• fun facts

    Colors: Royal Blue, Silver & Black

    School Opened: September 2000

    DID YOU KNOW? We are so proud to have a teacher who was one of the first students to have attended Mendez! Ms. Cabrera (6th grade Science) was part of the first class of students who opened the school in September 2000 and came back as a science teacher and ASB coordinator. In April of 2015, Mendez Mustangs celebrated our Quinceañera with members of our local community, alumni, and current students. It was a blast! Go Mendez!

     School Mascot: Mustangs

     Mustang image
    source: Wikipedia (labeled for reuse) by lkluft (2004) - This is a Creative Commons Image  
     
    DID YOU KNOW? Mustang Horses (American Indian Horses or Spanish Horses) were brought to the New World by the Spanish in the 1500s. These were the best horses of that time - a mixture of Barb, Arabian, and Andalusia blood. The native horses that inhabited the North American continent became extinct about 10,000 years ago. The horse was absent in that area until the Spanish Conquistador Cortez reintroduced them.

    Native Americans of that era had never seen horses and thought riders to be the godlike creatures. The Spanish prohibited Indians to own and ride horses. But with the spread of the Spanish ranchos and introduction of breeding animals into the New World, the natives acquired this "Big Dog." The word "Mustang" is derived from Spanish word meaning "ownerless or stray horses."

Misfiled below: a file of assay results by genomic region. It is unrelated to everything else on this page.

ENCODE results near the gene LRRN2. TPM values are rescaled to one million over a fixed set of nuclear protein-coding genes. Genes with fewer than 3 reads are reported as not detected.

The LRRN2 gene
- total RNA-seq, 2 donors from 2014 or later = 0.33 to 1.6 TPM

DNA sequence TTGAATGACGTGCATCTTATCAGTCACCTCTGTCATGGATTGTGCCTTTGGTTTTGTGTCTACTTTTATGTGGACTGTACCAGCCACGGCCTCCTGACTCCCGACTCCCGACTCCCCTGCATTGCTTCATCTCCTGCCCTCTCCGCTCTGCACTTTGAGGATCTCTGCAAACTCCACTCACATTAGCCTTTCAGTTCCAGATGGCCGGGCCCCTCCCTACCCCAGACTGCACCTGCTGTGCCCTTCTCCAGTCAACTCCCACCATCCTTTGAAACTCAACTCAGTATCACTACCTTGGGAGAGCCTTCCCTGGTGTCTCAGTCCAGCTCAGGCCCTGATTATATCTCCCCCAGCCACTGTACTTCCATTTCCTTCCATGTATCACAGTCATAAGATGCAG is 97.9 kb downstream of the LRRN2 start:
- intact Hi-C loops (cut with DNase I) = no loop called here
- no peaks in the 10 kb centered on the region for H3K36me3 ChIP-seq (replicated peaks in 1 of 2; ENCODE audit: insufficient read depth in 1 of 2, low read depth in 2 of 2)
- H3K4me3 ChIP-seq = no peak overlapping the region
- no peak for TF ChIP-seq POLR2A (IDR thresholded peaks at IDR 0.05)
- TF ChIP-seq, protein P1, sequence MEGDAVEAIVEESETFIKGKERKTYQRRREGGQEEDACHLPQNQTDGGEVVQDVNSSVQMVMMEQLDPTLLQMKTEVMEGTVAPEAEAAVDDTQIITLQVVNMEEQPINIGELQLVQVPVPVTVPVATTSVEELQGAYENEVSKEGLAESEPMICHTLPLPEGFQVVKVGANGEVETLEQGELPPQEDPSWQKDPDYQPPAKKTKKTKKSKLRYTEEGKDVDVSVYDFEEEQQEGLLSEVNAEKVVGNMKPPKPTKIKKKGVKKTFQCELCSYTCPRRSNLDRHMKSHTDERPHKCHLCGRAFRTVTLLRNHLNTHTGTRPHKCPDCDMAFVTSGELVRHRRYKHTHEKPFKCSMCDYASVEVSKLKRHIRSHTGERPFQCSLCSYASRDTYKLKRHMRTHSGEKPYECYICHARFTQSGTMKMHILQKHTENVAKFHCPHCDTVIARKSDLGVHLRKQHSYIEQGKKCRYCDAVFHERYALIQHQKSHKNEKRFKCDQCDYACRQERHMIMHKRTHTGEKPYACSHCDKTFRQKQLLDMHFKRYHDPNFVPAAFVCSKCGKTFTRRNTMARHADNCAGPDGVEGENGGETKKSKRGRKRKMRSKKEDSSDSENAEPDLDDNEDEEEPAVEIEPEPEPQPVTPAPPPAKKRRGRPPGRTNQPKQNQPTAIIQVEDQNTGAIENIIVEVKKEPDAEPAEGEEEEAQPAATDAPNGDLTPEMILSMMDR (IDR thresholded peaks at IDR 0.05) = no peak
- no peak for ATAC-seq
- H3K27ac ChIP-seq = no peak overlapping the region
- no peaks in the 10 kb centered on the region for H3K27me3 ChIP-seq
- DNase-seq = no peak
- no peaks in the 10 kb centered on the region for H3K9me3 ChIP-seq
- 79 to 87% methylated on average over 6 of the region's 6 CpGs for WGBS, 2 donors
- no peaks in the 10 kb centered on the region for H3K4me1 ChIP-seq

This gain changed the life of Plain's Indians completely, transforming them from plodding pedestrians into nomadic hunters and warriors with cultures totally dependent upon horses. Their portable shelters turned into large tipis. They began to hunt only the best game, and they even developed the Horse medicine cult. Of all the remnants the Spanish has left, horses were the most worthy.

    Mustangs were much better than cavalry horses. The United States Army found that the only way to conquer Indians is to take their horses away from them. Complete massacres of Indian horse herds made it possible. The Mustang Horse contributed to formation of many American breeds: the Morgan, Quarter Horse, American Saddlebred, Tennessee Walker, Appaloosa, Buckskin, and others. Mustangs remain now as they always have been. Mustang Horses are among the very few that has not lost its characteristics due to the whims of man. 

    Funniest Teacher[s] at Mendez: Mr. Davis or Mr. Cisneros or Mr. Chavez

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Last Modified on August 25, 2015